An artist begs
by Willem Boshoff

On a cold winter's day in 2006 commuters on the N1-North motorway around the city of Pretoria are finding it hard to get to their destinations - four lanes of traffic move at a snail's pace. Frustration and aggravation bordering onto road rage set the emotional tone. A scruffy-looking drifter moves slowly down the middle lane of one of the gridlocked off-roads, demanding attention and begging by holding up a makeshift placard, causing somewhat of a consternation. The beggar is artist Jacques Coetzer and he is begging. Not for money. The words on his placard read:


The impossible curse of the modern traffic jam provides a lucrative theatre of the absurd for opportunist hawkers and down-and-outers who hassle for money or simply sell junk. Its theatre is free and its theatre-goers deeply captive - it is going nowhere and they are not going anywhere in a hurry. Does the act of Coetzer remonstrate against modern travel being impossible or against beggars being there? At a guess he appears to be against the whole lot, unambiguously, pro-actively.

On the busy streets of Munich, in 1992, Gia Edzgeveradze, the Georgian artist and art lecturer resident in Düsseldorf, Germany, presented what he called an 'artistic action'. Like Coetzer, he wrote out a placard and inserted himself as a seated beggar on a city corner. His placard, in broken English, read:

I am already 40
I couldn't understand
anything. PLEASE maybe
somebody can help me ...

Edzgeveradze tells how his appeal for understanding and sympathy was met by apparently kind-hearted pedestrians who kept dropping money in his hand, in his lap and on the floor in front of him, even though he was clearly not appealing for any. No-one stopped to speak to him and to find out what his real need was.

Next to Pretoria's deadlocked highway, in the hills on the southern outskirts of the city, affluent South Africans are building a new suburb for themselves. They try and upstage each other in their zeal to acquire the best money can buy. The size of the homes, virtuous architectural display, grandiose garden layout, extravagant security entrances and fencing, down to the number of their jacuzzis and garages are clear for all to see against the burgeoning hillsides. A massive advertising sign brings the incredible project to the attention of potential buyers. The sign reads:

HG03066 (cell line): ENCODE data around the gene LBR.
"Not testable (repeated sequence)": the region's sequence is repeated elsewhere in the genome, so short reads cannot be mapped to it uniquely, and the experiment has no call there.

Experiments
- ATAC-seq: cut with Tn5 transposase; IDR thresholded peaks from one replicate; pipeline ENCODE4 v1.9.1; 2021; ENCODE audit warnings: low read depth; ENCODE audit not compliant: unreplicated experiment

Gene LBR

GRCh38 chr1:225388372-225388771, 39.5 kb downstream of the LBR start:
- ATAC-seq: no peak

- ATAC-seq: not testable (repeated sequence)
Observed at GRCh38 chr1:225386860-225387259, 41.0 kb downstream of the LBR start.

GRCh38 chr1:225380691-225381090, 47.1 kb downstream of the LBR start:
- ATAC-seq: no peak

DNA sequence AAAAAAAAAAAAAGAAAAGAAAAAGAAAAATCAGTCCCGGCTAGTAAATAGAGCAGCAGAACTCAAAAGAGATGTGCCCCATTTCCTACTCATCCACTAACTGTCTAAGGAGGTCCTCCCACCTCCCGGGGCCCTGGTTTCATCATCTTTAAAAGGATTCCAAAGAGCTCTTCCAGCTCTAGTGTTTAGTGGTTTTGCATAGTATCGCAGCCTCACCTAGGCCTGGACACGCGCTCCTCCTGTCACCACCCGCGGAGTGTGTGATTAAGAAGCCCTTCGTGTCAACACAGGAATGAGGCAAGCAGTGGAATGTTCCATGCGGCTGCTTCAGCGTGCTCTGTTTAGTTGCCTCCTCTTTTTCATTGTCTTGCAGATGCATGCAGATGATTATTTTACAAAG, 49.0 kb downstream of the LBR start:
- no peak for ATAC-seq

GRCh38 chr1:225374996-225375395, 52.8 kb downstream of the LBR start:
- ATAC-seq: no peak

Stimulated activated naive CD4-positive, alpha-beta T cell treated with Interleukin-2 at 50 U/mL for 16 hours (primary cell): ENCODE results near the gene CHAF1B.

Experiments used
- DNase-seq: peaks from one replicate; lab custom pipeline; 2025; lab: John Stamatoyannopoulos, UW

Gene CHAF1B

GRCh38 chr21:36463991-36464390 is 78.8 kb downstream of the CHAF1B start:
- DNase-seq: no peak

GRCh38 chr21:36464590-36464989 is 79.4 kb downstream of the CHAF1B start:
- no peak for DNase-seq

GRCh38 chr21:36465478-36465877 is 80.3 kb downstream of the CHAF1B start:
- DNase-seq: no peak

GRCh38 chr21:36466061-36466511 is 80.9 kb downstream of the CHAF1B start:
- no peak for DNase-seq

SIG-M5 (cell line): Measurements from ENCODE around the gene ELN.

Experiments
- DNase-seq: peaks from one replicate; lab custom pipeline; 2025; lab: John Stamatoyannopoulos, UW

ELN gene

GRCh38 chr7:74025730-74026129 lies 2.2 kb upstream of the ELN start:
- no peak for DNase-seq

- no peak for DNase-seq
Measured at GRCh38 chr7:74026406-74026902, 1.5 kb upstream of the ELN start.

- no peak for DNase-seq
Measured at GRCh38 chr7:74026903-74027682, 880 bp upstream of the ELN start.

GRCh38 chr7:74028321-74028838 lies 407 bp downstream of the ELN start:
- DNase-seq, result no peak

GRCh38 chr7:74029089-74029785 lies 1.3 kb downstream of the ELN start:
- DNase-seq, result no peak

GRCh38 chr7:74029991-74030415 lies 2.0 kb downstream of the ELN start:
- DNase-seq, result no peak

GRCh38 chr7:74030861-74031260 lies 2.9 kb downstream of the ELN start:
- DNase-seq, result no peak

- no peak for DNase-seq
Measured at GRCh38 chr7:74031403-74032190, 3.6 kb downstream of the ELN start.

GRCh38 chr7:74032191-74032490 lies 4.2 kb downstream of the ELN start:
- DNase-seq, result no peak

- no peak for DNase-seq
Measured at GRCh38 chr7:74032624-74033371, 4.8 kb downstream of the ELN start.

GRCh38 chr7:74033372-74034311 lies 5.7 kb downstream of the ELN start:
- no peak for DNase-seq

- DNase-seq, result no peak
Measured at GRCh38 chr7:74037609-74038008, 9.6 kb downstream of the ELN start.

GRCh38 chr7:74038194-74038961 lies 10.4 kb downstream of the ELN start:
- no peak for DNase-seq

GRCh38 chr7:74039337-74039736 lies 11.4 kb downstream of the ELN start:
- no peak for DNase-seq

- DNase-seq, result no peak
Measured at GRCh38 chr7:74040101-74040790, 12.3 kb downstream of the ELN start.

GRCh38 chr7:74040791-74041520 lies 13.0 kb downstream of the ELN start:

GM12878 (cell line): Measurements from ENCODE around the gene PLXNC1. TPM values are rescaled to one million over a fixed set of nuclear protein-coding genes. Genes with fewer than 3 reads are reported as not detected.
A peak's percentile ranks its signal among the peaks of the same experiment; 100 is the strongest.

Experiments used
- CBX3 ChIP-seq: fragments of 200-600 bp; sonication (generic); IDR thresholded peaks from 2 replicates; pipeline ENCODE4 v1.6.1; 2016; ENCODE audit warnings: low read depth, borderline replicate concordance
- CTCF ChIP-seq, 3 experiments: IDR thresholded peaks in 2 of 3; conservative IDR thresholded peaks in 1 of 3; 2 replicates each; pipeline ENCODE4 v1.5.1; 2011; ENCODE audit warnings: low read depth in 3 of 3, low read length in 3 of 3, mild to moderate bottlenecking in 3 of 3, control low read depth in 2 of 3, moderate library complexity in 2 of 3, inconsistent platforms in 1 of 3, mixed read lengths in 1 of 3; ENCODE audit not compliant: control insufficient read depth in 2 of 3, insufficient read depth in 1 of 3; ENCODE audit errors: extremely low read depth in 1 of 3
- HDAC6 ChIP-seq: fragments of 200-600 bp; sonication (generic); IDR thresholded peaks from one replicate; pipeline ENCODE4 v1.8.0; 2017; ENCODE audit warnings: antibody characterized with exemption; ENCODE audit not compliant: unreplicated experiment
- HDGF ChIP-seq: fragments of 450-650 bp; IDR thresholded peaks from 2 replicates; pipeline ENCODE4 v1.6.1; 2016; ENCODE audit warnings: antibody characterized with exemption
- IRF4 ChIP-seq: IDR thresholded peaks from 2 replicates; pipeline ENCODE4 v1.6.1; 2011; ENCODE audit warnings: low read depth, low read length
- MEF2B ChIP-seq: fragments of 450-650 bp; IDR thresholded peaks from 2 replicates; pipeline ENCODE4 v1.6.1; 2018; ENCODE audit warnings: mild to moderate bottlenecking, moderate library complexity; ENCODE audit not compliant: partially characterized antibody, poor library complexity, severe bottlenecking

Freshly recovered from his highway supplications, Jacques Coetzer attacks the overbearing signpost with much intrepidity, his diminutive shifting spanner the whip in a flagellation of the hawker's endorsement. Is there any redemption for the declared Pretorian temples of prosperity? His havoc duly played, he leaves the sign reading:


With Cervantes's Don Quixote and John Kennedy Toole's Ignatius Reilly, Coetzer dares to make a difference in the world (Ignatius Reilly is the main character in Confederacy of Dunces - John Kennedy Toole's Pulitzer Prize winning book, published in 1980). He has declared his spirit not negotiable, free. He presses on with his (t)rusted horse Rosinante and his affable servant Sancho Panza, regardless of how many people apparently don't give a damn or who are too preoccupied to give the status quo a second thought. He will appeal, subvert, de- and reconstruct.